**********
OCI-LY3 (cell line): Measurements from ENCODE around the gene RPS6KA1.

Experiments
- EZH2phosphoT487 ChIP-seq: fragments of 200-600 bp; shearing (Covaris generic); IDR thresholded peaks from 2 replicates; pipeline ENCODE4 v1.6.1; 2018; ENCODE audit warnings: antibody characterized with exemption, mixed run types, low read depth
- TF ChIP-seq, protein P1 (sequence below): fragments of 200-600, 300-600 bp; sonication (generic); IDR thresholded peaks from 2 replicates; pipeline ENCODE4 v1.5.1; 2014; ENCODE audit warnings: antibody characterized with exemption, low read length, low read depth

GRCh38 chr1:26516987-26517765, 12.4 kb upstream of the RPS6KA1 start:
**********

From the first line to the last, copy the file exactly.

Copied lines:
OCI-LY3 (cell line): Measurements from ENCODE around the gene RPS6KA1.

Experiments
- EZH2phosphoT487 ChIP-seq: fragments of 200-600 bp; shearing (Covaris generic); IDR thresholded peaks from 2 replicates; pipeline ENCODE4 v1.6.1; 2018; ENCODE audit warnings: antibody characterized with exemption, mixed run types, low read depth
- TF ChIP-seq, protein P1 (sequence below): fragments of 200-600, 300-600 bp; sonication (generic); IDR thresholded peaks from 2 replicates; pipeline ENCODE4 v1.5.1; 2014; ENCODE audit warnings: antibody characterized with exemption, low read length, low read depth

GRCh38 chr1:26516987-26517765, 12.4 kb upstream of the RPS6KA1 start: